Anesa Doyle ABA Faculty Lead
Parents of young children tend to spend more time at the dinner table than most folks.
As kids pick and poke at their food, parents encourage, cajole, and make demands and threats in the hopes of getting the youngsters to eat some broccoli, sample a new food, or clean their plate. It’s a battle of wills—and a source of fascination to experts in applied behavior analysis (ABA).
Anesa Doyle, MEd, serves as a lead faculty for Capella University’s ABA program. An instructor at the university since 2013, she likes the challenges that come with the field: assessing individuals with behavioral problems, understanding how changes in one’s environment affect behaviors, and developing models and methods for altering certain habits and behaviors. Her training in early childhood education ultimately led her down a path to working with autistic children, which required a certification in applied behavioral analysis (ABA). “I fell in love with the field and went back to school so I could teach,” Doyle says. “I wanted to share my passion with others and spread the word.”
Expertise Into Entrepreneurship
As an instructor, Doyle often talks with students about using applied behavioral analysis to adjust behaviors in children. A typical scenario for using ABA with children might be to encourage good behavior. A cue is given (“Don’t run in the hall!”), the child responds (by slowing down), and a reward is given for the correct response (“Nice job!” or some positive reinforcement).
The topics that Doyle focuses on may vary, but the subject matter includes such behaviors as “food refusal,” the term for children pushing away foods they don’t want to eat. One recent afternoon, the instructor finished a presentation on food refusal, clicked out of the online classroom, and went downstairs from her home office to feed her children dinner. Her daughter wouldn’t eat what she prepared.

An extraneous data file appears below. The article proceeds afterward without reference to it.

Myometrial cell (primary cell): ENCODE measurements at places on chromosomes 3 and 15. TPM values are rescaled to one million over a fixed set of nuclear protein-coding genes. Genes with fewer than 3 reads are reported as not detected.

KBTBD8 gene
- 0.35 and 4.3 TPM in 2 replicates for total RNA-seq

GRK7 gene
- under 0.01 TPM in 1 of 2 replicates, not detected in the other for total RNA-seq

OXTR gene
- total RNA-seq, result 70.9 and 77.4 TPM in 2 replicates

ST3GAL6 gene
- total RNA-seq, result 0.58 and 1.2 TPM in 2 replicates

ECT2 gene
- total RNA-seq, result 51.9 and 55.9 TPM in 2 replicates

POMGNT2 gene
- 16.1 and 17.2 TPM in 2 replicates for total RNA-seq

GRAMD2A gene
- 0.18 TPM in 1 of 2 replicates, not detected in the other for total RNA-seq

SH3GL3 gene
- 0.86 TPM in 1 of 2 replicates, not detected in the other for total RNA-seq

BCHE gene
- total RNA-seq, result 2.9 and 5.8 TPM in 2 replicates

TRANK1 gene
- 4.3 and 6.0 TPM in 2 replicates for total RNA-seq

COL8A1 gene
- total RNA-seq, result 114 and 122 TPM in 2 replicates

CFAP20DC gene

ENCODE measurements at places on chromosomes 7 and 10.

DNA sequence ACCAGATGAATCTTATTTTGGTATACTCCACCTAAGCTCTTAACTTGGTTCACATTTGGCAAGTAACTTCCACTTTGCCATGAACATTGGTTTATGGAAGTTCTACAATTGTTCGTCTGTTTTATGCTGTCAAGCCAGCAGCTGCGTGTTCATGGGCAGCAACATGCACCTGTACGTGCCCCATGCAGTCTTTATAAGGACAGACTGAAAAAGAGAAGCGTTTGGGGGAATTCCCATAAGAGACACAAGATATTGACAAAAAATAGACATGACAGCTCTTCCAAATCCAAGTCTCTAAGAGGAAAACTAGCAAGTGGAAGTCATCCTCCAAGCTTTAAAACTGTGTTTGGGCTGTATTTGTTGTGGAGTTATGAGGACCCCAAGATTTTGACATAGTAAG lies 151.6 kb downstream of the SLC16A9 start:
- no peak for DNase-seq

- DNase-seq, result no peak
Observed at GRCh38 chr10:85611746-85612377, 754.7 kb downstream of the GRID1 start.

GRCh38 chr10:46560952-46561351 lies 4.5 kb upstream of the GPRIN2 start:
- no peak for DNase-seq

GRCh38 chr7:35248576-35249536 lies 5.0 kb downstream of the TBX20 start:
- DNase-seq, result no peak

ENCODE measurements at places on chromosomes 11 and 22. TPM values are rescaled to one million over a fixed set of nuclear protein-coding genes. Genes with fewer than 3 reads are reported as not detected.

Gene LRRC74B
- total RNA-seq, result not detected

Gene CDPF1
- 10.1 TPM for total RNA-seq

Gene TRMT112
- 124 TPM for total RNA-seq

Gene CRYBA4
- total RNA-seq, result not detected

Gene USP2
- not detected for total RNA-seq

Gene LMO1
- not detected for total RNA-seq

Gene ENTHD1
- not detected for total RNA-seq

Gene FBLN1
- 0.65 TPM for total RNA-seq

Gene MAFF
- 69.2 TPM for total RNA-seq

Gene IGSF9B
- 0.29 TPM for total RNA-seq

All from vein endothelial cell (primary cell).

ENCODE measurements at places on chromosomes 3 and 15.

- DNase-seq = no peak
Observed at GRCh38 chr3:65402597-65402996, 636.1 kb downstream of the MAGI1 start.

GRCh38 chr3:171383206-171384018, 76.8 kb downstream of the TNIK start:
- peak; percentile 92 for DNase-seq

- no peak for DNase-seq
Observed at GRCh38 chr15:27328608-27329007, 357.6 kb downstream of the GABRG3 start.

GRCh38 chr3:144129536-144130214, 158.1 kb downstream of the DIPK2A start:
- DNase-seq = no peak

“I tried implementing the strategies that I taught my students in the hopes of getting her to eat,” Doyle says. “But there’s a difference between conducting a study and eating with your family at home. My approach wasn’t working.” Frustrated, Doyle and her husband, an aerospace engineer, came up with a solution. Within a week, with the help of a 3-D printer, they built a product that seemed successful in getting their child to eat.
Academic Ideas in Action
The product, 8 the Plate, is a dishwasher-safe plate with eight wedge-shaped compartments and a clear lid that covers all but one of the compartments. To access each compartment, the child must spin the plate, which turns only in one direction. The idea, Doyle says, is that the child must eat the food in one compartment before moving on to the next. “You might have some carrots in the first two compartments, and then a fruit snack. The child is motivated to eat the vegetables because it will allow them to turn the plate and eat the fruit,” Doyle says. “It’s based on principles of behavioral analysis.”
Doyle recommends that parents acclimate children to the plate by first filling the compartments with foods their children enjoy. Once the youngsters have learned how to spin the plate, parents can add new foods—untested items or healthy things that kids tend to resist.
The plate definitely has had an impact on dinners at Doyle’s house. “My daughter calls it the magic plate,” she says. “It’s fun, as well as effective. You’re building off the child’s motivation.”
For Doyle, the plate is a prime example of how ABA practitioners can make a difference in the life of a parent or child. The field is more than theoretical—there are many ways that it can be applied in the workplace, home, or elsewhere. “It’s exciting to see how people have responded,” Doyle says. “Parents have been very grateful, and my experience as an entrepreneur has given me new ideas of how to explain ABA and teach ABA theories to my students.”
Learn more about Capella’s Master of Science in Psychology, Applied Behavioral Analysis.